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Act of Union of 1800

The Declaratory Act of 1720 granted Britain the right to legislate for Ireland. The restraints placed by English commercial jealousy on Irish trade destroyed manufacturing industry. The religious penal code it was thought meritorious to evade; the commercial penal code was ostentatiously defied; and both tended to make Ireland the least law-abiding country in Europe. In the eighteenth century, there was much economic development. The linen industry flourished, particularly in Ulster, and Irish wool, beef, butter and pork were important exports. The Protestant Ascendancy came to see itself as the Irish nation and developed a vigorous and distinctive parliamentary tradition. Sustained Irish emigration began in the eighteenth century, as many thousands of Ulster Presbyterians and a lesser number of Catholics departed for the New World.

The dispossessed men carried to America an undying hatred of England which had much to say to the American revolution, and that again reacted on Ireland. The developing dispute between Britain and her colonies in North America from the 1760s helped create a tradition of radical patriotism that was ultimately, under the impact of the French Revolution, to produce the Society of United Irishmen. Under the influence and the example of the American War of Independence, new political ideas began to develop and pressure by the Protestant ascendancy itself for reform led to a significant constitutional change.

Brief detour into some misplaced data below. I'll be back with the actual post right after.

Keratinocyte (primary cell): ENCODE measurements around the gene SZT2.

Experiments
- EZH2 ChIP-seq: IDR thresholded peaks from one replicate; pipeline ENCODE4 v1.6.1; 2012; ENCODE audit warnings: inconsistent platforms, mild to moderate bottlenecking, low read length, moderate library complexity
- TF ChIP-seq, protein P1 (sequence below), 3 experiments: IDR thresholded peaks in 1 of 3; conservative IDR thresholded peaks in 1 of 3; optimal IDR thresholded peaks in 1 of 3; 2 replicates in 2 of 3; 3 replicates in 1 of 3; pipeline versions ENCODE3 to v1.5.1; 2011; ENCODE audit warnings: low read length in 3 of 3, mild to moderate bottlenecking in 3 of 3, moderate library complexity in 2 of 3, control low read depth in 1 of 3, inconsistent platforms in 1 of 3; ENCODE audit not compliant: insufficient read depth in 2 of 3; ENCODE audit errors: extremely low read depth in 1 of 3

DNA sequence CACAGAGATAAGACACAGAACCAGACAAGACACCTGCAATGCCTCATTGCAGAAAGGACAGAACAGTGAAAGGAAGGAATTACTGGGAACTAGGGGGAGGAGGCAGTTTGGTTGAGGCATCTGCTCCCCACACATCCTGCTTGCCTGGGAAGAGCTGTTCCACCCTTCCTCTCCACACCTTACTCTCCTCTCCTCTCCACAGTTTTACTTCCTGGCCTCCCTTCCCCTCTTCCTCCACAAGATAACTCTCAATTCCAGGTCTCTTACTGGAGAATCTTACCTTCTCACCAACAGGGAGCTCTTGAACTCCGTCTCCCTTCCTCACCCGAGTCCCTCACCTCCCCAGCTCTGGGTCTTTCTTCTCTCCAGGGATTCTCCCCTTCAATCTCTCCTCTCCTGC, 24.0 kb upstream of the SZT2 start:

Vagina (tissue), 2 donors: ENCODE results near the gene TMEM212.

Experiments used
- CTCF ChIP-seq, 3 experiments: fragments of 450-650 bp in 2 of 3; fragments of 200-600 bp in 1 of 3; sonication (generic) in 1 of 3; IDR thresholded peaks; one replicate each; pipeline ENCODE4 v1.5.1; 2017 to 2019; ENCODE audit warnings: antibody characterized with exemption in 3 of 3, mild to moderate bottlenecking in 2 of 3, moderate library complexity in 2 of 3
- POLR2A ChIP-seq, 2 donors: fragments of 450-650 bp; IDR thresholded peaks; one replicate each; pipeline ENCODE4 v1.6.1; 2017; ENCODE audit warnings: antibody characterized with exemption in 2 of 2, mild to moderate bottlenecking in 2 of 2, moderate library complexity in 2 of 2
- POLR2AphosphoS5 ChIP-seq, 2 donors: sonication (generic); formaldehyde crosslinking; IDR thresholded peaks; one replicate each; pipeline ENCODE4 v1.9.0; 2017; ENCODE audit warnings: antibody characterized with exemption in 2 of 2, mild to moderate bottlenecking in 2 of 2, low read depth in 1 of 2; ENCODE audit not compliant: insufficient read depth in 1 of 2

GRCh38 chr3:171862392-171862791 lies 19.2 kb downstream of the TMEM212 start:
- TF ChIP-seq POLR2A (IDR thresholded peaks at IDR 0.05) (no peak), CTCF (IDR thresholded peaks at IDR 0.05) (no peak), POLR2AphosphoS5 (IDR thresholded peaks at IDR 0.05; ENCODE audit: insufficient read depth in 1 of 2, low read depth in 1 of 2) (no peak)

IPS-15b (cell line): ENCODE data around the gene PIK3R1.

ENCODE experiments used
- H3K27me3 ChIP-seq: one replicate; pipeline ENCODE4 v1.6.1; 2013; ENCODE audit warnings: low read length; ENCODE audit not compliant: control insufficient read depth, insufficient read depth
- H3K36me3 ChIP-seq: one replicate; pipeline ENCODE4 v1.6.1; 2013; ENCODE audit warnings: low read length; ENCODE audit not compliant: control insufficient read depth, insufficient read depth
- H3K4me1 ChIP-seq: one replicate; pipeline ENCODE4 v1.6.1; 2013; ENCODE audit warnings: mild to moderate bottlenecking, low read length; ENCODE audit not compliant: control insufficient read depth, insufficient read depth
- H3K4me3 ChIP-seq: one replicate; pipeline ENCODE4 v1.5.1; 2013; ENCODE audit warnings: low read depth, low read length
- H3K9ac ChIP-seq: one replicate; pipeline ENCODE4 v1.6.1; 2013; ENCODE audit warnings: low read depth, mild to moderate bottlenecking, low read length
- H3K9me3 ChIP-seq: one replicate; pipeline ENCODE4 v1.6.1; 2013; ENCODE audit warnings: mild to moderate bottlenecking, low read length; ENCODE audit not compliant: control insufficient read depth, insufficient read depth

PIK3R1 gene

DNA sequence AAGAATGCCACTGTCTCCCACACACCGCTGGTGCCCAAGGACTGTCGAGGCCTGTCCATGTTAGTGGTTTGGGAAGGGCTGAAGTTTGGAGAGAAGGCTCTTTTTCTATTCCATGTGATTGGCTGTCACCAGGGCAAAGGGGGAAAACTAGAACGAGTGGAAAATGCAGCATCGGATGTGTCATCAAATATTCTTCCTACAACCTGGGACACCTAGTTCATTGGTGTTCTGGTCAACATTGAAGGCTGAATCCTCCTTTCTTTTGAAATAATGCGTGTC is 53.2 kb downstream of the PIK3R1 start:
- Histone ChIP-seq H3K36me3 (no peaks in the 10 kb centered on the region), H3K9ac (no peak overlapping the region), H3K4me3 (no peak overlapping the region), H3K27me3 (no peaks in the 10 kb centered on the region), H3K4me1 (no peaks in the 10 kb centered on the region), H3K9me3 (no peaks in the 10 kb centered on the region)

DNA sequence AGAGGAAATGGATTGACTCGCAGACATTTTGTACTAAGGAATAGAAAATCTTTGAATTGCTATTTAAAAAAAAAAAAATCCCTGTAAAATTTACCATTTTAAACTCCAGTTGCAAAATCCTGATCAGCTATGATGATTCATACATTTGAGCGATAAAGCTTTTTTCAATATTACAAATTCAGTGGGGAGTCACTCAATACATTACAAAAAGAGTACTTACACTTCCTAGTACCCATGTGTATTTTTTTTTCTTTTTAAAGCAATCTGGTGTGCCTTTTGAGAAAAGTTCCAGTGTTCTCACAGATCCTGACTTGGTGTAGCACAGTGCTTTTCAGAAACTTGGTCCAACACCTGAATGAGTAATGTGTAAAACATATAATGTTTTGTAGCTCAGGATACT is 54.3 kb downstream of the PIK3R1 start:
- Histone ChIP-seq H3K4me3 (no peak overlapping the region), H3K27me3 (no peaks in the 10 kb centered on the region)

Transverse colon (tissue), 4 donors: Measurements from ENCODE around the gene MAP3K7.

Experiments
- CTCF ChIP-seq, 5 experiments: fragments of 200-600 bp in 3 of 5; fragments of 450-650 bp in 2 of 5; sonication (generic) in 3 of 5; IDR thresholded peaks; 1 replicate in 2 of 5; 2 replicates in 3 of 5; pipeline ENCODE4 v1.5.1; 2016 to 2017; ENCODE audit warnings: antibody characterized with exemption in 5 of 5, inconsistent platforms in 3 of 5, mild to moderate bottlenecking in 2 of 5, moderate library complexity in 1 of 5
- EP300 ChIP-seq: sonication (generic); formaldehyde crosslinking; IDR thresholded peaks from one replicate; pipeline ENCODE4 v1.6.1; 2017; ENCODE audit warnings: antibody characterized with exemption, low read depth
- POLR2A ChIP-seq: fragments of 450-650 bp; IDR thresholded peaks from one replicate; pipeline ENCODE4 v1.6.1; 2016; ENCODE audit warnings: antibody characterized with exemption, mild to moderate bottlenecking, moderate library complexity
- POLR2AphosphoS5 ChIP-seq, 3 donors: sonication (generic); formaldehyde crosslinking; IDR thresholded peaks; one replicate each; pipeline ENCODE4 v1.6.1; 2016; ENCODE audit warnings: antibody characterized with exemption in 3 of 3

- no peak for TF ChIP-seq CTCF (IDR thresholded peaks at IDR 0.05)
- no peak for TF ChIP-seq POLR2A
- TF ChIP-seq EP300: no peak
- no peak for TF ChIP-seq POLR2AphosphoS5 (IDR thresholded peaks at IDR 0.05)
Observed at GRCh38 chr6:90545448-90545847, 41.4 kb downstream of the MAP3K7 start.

Before 1782, Britain treated Ireland as a colony, installing a "lord lieutenant" to act on behalf of British interests, bribing Irish officials to gain political support and controlling Irish legislation. In 1782 the Irish parliament, legally subservient to Westminster, was granted legislative independence. Yet the life of this independent Irish parliament was a mere 18 years.